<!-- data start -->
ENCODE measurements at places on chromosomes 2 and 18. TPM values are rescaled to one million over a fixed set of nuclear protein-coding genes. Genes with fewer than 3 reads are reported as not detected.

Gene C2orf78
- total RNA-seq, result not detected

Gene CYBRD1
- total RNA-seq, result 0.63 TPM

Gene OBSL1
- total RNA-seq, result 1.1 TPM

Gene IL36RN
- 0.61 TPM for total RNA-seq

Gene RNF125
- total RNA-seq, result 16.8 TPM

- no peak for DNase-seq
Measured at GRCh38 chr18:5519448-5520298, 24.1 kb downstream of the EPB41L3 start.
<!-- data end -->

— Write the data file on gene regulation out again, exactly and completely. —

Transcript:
ENCODE measurements at places on chromosomes 2 and 18. TPM values are rescaled to one million over a fixed set of nuclear protein-coding genes. Genes with fewer than 3 reads are reported as not detected.

Gene C2orf78
- total RNA-seq, result not detected

Gene CYBRD1
- total RNA-seq, result 0.63 TPM

Gene OBSL1
- total RNA-seq, result 1.1 TPM

Gene IL36RN
- 0.61 TPM for total RNA-seq

Gene RNF125
- total RNA-seq, result 16.8 TPM

- no peak for DNase-seq
Measured at GRCh38 chr18:5519448-5520298, 24.1 kb downstream of the EPB41L3 start.